Over five decades, ASEAN has been transformative for Southeast Asian relations, but important changes are required to ensure it remains relevant, including the addition of at least one more member state.
ASEAN really has several choices going forward. It can be simply reactive to the changes happening in the world, reacting to developments in the best way that it could. Or it can be a bit more responsive, not only reacting, but also offering some kind of response to address the problems presenting before it. Or it can be an actual driver for change. Rather than simply reacting, or simply responding, ASEAN becomes the driver for change.
Throughout my career, I’ve always subscribed to the last. Namely, ASEAN must be promoted as a driver of change, anticipating, being transformative, rather than simply being reactive or responsive.
Over five decades, ASEAN has been transformative in its contribution. It has been transformative in at least three ways: transformative in promoting change in the relations between Southeast Asian countries; transformative in changing the place of Southeast Asian countries in the wider region; and, lastly, transformative in promoting the so-called people-centred ASEAN.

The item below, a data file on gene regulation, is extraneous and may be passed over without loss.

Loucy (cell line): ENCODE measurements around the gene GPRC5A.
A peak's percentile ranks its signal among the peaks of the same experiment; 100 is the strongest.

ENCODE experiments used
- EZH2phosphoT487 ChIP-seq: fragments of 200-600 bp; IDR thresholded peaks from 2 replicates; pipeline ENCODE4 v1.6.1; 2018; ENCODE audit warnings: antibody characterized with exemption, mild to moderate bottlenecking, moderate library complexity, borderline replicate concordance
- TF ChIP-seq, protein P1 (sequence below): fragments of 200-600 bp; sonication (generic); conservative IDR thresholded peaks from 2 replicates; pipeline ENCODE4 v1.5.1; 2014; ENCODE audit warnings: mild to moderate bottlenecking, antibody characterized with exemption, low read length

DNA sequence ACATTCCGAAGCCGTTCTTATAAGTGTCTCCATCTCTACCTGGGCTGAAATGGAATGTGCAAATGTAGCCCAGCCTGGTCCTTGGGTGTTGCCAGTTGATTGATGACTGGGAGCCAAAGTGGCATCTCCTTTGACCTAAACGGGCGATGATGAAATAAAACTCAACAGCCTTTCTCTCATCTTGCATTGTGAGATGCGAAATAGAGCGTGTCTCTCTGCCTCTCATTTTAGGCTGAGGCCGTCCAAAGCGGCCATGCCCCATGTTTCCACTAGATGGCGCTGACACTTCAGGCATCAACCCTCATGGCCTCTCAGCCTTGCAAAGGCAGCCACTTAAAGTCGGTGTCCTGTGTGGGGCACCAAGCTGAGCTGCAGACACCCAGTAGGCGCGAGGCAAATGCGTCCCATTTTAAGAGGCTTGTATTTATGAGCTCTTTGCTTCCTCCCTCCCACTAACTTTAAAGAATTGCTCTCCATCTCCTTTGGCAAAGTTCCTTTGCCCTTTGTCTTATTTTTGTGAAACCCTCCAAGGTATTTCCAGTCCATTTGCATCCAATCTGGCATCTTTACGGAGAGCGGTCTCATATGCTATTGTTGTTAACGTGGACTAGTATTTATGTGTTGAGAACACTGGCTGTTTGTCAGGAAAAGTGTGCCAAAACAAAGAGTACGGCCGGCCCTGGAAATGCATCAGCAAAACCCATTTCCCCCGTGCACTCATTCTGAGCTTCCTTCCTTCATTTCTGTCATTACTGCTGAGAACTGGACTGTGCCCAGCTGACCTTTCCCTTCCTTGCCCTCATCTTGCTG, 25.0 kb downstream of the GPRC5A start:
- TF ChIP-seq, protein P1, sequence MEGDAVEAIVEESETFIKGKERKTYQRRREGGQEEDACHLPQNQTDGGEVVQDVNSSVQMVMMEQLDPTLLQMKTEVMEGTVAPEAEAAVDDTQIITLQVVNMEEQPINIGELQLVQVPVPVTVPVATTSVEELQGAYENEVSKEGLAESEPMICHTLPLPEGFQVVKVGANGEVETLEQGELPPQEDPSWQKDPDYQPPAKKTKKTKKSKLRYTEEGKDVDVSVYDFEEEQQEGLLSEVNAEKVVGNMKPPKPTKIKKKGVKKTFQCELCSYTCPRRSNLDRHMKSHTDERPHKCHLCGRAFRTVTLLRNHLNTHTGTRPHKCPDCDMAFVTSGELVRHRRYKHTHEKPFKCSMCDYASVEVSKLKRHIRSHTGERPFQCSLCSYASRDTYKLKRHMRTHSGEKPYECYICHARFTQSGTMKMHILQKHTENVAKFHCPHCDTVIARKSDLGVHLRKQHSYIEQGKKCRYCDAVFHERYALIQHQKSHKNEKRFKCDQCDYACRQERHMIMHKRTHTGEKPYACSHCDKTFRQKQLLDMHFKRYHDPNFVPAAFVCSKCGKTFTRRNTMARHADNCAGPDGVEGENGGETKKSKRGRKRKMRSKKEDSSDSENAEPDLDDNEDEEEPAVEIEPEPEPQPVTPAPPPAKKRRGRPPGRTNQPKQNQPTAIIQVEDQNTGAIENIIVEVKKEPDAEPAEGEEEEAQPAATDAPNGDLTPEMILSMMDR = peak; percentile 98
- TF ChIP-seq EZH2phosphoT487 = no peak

But what of the future? I know that with our colleagues in ASEAN we constantly celebrate our anniversaries—the 50th, the 20th, the 10th, and the like—but there’s no room for complacency. Beyond summits, beyond conferences, there is a real need to constantly nurture a sense of community—not only through declarations, but through state practice.
ASEAN now, thanks to five decades of development, has all the wherewithal—all kinds of agreements, declarations, resolutions—but we are still seeing a trust deficit. This not a trust deficit between states, but a trust deficit of the member states towards the very instruments ASEAN has created for itself. There is reticence to enforce ASEAN modalities through ASEAN instruments. So, a lot of these instruments remain in abeyance, left to decay, left to become irrelevant. This will take state practice, individual member states, to utilise these instruments, to reverse the decay.
In terms of intra-ASEAN relations, there is the need to develop a partnership diplomacy rather than transactional foreign policy. Transactional foreign policy, nowadays, has become increasingly popular. In diplomacy and foreign policy you want your immediate return here and now. But if ASEAN member states begin to adopt such a perspective and a sense of a la carte regionalism, I think that is a recipe for further divisions.
The efficacy of diplomacy must continue to be at the forefront of ASEAN’s outlook. And on that note, I believe the ASEAN-10 is an incomplete ASEAN, we need an ASEAN-11. We need Timor-Leste to join and be welcome in the family of ASEAN nations.
In the past, Indonesia has taken a leadership role. It has offered the right type of leadership, well-calibrated and not too much, not too little, hence I believe Indonesia’s leadership, in the future in order to sustain in ASEAN a positive outlook, is essential.